The steps to stream entry:
1) association with kalyanamittas/spiritual friends
2) listening to the true dhamma (..said by 1) above)
3) appropriate contemplation (yonisomanasikara)- what you considered 'contemplation', if I am not mistaken
4) practice according to the dhamma. (dhammanudhamma patipada)
In my practice of teaching, I find that yonisomanasikara serves as a good foundation for contemplating anicca etc BEFORE starting bare awareness/choiceless awareness, because otherwise many practitioners will simply go down the 'make samsara comfortable route, by being mindful'. I used to start with mindfulness, but now I make sure that right view is in place, before starting pure satipatthana. This is time well spent, otherwise people could go completely off track.. as seems to have happened sometimes.
I feel the dhammanudhamma patipada refers to the satipatthana- note that silavantan sutta say a practitioner MAY get into stream entry by appropriate contemplation alone, but in the satipatthana sutta this is guaranteed - it is the 'ekayana' path- the one sure path. You ask for other suttas - well Anapanasati sutta, Kayagatasati sutta and the satipatthana samyutta all come to mind. Remember there are 8 other factors to practice as well- so there are lost more suttas on those elements of the path as well- and it is not all about mindfulness (the one-fold path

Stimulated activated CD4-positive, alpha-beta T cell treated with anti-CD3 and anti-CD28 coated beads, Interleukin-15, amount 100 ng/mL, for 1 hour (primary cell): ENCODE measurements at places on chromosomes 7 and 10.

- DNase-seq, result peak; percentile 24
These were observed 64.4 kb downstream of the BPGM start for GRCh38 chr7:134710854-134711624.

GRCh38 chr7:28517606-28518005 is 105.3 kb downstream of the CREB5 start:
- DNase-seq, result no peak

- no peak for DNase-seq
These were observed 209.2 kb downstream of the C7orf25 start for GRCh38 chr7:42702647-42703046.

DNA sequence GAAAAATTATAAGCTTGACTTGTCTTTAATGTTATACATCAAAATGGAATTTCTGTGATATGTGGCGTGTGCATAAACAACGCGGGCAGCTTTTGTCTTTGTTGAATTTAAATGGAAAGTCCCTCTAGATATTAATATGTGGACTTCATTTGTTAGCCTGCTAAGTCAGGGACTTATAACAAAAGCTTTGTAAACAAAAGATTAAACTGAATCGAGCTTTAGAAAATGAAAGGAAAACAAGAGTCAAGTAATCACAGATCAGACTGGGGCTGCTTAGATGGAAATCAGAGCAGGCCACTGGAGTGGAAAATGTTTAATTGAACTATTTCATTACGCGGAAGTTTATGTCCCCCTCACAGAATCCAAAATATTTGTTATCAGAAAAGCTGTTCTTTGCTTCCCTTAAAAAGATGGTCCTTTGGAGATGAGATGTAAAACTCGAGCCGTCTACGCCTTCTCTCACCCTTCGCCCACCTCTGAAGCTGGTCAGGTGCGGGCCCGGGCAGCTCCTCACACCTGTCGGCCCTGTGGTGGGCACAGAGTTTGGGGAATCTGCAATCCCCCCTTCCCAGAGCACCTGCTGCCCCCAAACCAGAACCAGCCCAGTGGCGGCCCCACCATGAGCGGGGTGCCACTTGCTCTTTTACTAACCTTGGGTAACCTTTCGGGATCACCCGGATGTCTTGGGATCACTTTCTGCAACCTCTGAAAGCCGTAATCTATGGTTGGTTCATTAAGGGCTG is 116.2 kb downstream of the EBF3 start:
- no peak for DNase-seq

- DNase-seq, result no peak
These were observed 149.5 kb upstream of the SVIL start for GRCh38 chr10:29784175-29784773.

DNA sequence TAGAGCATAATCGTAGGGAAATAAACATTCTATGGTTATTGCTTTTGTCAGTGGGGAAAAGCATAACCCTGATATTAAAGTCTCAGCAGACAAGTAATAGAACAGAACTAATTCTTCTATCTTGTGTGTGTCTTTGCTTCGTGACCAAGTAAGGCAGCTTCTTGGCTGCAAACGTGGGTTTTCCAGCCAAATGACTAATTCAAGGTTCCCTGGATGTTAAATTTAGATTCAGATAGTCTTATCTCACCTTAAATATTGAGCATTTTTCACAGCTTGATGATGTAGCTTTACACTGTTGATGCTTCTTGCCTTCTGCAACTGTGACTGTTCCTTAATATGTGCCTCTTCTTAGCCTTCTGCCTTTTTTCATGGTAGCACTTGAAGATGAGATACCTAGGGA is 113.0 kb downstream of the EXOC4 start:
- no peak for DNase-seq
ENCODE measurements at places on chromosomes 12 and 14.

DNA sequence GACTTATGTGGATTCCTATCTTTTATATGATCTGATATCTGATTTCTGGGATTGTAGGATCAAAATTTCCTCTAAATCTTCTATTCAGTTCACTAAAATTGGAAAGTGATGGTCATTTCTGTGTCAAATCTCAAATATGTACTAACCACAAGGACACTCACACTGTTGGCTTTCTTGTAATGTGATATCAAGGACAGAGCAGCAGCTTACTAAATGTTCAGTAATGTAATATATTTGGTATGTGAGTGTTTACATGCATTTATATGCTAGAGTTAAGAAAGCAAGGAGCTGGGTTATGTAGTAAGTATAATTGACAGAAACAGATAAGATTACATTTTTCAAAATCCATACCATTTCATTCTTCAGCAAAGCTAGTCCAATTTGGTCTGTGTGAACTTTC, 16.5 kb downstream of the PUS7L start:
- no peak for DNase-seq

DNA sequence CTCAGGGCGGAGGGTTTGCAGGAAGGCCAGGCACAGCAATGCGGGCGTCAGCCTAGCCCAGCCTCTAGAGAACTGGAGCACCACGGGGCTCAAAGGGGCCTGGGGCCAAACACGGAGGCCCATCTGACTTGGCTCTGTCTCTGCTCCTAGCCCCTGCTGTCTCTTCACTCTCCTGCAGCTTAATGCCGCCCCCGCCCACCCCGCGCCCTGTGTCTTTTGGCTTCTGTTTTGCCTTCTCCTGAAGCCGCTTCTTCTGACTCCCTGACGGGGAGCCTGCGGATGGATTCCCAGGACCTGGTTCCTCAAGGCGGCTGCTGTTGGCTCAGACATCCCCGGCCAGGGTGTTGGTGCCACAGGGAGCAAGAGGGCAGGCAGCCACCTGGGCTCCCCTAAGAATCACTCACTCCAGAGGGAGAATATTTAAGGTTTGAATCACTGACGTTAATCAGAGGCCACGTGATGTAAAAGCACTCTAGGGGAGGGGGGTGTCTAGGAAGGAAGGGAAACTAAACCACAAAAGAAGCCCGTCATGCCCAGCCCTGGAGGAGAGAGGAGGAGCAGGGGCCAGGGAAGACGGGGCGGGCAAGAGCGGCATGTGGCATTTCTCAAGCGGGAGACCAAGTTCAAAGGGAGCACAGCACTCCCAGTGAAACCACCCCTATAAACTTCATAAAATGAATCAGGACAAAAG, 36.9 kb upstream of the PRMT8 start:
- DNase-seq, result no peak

Also look at this:
"In the same way, there are these gross impurities in a monk intent on heightened mind: misconduct in body, speech, & mind. These the monk — aware & able by nature — abandons, destroys, dispels, wipes out of existence. When he is rid of them, there remain in him the moderate impurities: thoughts of sensuality, ill will, & harmfulness. These he abandons, destroys, dispels, wipes out of existence. When he is rid of them there remain in him the fine impurities: thoughts of his caste, thoughts of his home district
, thoughts related to not wanting to be despised. These he abandons, destroys, dispels, wipes out of existence.http://www.accesstoinsight.org/tipitaka ... .than.html
We should not let ourselves be biased based on the locality from where our teachings originate from.